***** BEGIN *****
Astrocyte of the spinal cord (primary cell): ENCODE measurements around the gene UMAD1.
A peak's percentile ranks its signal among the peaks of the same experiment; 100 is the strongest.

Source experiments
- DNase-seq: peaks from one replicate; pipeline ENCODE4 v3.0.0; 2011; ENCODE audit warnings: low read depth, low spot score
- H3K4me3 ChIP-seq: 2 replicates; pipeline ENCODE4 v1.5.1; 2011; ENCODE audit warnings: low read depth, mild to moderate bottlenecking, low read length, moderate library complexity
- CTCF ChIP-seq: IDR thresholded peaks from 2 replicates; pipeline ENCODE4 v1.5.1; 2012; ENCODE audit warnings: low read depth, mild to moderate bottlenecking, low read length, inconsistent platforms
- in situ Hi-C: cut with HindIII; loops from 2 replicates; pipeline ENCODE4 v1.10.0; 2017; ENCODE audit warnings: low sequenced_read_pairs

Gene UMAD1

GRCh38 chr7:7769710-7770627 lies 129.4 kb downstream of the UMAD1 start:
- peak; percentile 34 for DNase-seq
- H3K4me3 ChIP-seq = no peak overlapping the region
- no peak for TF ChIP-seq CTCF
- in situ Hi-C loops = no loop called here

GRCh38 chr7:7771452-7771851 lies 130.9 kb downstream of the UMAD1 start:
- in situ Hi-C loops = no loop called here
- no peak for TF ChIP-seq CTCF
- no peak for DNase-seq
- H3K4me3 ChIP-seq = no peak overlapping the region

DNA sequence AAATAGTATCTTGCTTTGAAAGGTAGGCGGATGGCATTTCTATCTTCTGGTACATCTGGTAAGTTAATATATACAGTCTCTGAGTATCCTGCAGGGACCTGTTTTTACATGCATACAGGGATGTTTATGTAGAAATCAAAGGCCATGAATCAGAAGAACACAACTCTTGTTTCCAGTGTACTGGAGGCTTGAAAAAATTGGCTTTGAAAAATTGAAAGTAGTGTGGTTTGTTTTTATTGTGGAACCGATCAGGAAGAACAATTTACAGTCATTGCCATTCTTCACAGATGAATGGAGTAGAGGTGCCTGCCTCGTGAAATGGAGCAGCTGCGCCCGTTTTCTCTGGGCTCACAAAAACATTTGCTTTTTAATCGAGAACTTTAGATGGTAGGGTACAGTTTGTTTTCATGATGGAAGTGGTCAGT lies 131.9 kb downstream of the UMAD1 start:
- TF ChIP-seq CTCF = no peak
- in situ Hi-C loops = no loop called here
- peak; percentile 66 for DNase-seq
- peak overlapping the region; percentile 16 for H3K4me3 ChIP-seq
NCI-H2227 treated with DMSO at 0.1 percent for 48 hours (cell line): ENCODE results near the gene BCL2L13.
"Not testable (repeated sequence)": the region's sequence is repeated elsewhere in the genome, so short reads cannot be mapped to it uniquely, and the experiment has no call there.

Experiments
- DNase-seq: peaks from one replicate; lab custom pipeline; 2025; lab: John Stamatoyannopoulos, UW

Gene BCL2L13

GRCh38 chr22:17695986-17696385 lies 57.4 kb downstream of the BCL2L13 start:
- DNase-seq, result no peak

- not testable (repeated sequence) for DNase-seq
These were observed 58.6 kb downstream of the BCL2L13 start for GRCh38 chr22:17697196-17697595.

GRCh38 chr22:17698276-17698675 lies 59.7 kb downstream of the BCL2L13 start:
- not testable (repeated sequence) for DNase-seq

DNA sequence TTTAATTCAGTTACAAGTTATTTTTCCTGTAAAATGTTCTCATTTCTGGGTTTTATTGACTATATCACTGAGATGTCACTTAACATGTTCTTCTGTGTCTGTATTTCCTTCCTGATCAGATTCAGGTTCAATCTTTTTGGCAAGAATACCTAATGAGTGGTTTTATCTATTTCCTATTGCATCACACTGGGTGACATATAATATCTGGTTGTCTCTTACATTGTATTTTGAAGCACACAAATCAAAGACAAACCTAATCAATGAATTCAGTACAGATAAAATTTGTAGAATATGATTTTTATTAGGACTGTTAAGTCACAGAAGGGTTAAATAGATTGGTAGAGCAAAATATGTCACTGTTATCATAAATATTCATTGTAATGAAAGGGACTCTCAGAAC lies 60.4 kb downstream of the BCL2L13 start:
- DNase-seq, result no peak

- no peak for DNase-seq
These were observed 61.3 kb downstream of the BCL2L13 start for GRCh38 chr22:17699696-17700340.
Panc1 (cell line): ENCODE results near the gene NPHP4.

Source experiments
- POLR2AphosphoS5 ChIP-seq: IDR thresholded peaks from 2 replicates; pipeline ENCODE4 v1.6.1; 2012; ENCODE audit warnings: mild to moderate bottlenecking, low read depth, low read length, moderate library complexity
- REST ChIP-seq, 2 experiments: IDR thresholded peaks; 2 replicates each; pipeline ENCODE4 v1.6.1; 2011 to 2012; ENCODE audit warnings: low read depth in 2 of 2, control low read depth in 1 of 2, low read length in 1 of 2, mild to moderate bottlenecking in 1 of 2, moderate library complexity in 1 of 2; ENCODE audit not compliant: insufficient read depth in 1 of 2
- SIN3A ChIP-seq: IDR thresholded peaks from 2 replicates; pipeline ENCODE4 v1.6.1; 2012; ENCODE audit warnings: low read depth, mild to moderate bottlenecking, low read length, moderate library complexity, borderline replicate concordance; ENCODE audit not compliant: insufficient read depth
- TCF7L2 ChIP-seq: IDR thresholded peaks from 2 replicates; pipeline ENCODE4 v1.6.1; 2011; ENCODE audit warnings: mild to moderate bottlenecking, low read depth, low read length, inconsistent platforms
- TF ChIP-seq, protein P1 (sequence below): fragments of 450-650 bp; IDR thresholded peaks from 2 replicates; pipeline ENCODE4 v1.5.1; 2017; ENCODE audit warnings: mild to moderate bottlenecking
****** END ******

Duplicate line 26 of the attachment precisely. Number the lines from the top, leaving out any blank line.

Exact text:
Experiments